University Study Could Bring New Uses for Oilfield Waste Water
An oilfield waste product that poses environmental challenges and is linked to earthquakes could become a valuable economic resource if the efforts of Oklahoma State University researchers are successful.
Biosystems and agricultural engineering professor Nurhan Dunford and her team have spent much of the past 5 years developing strains of algae that can be turned into biofuels and feedstocks for food or medicines. The researchers also are using the algae to clean water contaminated by agriculture and oil production.
“Unfortunately, both animal production and hydraulic fracturing operations utilize large volumes of fresh water and generate wastewater that is putting a lot of pressure on our limited freshwater resources and creating huge problems in terms of wastewater disposal and human and environmental safety,” Dunford said. “Our algae research addresses these concerns and problems.”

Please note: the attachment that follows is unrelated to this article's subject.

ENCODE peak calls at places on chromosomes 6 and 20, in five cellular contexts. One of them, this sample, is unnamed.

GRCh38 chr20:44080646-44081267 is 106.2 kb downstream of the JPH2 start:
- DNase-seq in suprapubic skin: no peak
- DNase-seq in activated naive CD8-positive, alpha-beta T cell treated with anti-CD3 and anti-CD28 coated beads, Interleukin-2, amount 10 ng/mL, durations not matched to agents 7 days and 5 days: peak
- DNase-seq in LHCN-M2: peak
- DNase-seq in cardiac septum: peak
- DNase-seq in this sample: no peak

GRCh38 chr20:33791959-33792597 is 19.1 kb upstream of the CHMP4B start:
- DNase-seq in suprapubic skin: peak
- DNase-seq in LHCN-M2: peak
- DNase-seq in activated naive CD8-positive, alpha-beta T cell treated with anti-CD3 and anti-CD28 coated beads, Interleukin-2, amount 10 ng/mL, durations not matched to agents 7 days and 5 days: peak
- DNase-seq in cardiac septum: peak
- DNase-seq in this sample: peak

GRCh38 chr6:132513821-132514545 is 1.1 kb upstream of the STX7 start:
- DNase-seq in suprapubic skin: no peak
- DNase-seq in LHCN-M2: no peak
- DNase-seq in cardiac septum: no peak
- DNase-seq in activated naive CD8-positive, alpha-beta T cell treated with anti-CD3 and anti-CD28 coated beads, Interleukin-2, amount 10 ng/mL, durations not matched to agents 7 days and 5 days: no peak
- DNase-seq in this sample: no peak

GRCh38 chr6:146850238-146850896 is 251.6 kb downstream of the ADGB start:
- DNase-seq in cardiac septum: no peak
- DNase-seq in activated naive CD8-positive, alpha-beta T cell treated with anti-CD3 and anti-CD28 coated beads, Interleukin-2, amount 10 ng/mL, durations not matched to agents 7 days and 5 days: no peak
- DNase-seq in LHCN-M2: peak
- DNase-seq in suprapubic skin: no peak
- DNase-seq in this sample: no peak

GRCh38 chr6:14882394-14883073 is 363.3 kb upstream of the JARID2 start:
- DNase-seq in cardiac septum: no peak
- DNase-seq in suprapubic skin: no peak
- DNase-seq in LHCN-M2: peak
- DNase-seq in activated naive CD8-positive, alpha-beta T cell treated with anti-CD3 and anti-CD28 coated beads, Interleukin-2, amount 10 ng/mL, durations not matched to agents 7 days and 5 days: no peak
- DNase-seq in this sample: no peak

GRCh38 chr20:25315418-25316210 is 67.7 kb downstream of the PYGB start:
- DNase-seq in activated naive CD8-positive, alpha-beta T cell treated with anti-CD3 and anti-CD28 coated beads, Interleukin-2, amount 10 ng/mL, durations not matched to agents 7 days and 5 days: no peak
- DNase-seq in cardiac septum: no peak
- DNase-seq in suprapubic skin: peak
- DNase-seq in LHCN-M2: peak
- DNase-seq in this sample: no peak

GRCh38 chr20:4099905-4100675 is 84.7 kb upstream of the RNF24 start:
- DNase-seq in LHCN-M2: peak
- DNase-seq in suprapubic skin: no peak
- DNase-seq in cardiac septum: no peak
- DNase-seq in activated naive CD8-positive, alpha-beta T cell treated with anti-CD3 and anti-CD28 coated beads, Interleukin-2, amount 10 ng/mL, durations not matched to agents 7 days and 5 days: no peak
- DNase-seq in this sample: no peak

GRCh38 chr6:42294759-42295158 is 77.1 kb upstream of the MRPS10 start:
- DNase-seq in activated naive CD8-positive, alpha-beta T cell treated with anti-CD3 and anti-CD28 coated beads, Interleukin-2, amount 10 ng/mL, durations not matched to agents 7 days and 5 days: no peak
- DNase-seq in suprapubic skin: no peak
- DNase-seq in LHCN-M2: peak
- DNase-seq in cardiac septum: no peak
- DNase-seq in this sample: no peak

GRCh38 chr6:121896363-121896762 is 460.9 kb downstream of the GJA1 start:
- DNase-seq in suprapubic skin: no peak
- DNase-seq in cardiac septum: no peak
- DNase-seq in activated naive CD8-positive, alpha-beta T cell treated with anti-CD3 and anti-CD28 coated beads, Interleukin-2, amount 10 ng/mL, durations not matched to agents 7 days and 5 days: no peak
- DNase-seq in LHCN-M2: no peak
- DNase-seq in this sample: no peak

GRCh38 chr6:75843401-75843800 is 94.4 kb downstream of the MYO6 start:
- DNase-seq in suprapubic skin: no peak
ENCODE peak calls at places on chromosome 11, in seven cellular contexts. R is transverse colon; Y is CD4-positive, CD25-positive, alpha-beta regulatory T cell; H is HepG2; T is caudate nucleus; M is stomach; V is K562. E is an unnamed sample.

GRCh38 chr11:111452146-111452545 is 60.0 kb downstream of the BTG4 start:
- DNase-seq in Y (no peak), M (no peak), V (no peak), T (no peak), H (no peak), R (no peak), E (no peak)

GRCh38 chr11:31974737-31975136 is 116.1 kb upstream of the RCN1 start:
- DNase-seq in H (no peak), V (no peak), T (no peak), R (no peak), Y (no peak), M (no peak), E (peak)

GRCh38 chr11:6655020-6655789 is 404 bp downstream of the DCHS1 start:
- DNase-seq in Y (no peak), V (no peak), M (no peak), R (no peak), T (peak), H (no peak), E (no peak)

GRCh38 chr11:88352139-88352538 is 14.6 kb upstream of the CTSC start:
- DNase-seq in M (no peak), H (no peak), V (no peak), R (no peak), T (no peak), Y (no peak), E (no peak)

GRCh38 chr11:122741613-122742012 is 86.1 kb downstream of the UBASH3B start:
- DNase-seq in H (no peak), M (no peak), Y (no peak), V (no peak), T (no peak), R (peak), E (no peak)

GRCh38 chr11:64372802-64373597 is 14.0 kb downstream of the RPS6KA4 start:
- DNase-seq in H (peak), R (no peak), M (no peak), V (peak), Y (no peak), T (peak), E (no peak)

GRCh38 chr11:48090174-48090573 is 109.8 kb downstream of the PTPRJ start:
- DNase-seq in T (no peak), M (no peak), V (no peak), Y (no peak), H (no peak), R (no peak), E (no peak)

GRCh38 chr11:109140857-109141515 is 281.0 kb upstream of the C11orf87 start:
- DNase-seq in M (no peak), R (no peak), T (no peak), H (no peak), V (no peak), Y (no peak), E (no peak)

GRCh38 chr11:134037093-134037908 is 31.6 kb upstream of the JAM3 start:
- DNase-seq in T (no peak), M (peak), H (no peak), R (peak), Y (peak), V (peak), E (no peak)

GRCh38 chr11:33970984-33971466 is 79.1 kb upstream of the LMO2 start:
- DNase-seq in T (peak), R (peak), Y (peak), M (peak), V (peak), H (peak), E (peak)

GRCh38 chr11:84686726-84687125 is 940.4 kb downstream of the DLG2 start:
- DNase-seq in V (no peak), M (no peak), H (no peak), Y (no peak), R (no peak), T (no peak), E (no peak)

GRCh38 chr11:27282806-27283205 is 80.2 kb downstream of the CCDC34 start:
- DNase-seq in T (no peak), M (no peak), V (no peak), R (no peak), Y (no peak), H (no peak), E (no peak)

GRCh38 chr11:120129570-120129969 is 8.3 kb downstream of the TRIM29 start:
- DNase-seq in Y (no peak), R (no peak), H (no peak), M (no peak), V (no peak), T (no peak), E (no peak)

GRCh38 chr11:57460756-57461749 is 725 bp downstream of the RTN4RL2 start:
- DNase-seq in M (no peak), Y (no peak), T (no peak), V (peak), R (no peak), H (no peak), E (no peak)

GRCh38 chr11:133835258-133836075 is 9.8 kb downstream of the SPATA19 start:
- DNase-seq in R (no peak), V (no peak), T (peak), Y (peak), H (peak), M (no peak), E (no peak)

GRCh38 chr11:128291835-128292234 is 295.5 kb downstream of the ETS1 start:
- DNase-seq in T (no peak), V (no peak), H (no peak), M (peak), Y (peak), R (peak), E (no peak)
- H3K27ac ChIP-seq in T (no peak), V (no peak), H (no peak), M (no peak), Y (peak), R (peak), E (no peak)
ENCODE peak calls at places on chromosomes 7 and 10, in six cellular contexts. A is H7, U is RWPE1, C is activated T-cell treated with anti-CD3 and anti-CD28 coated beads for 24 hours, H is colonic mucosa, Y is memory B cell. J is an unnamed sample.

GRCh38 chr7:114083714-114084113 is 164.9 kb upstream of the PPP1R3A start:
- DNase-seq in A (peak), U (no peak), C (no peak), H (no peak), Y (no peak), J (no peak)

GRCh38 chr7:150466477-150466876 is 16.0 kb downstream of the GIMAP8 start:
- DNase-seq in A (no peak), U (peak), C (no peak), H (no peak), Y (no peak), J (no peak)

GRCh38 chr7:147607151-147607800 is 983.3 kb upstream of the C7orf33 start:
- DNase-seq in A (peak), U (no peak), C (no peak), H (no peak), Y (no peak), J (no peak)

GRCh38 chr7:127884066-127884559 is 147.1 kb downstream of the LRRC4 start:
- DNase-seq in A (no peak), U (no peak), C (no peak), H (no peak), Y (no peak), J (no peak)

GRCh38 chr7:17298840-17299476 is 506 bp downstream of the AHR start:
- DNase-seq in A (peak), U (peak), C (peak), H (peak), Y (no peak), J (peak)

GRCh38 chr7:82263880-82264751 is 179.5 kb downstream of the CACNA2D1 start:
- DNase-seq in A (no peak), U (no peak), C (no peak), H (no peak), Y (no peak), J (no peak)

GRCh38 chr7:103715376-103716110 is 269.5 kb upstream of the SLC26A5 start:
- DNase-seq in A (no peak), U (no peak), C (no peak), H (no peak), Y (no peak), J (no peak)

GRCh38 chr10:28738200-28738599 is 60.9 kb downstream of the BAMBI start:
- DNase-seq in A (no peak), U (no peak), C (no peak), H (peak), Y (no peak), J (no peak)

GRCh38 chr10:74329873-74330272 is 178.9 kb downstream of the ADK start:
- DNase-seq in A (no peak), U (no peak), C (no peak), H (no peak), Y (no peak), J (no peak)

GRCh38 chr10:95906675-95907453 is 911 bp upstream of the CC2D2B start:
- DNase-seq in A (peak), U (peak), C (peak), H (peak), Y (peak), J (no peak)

The researchers are studying strains of algae native to Oklahoma in hopes of finding the best algae and strongest mix of nutrients to clean oilfield waste water. The researchers are studying both flowback water—mostly fresh water mixed with small amounts of chemicals and sand used for hydraulic fracturing—and produced water. Produced water refers to ancient ocean remnants that are recovered from deep below the surface, along with oil and natural gas. Produced water typically is many times saltier than the ocean and contains minerals and chemicals, along with mixtures of oil and other hydrocarbons.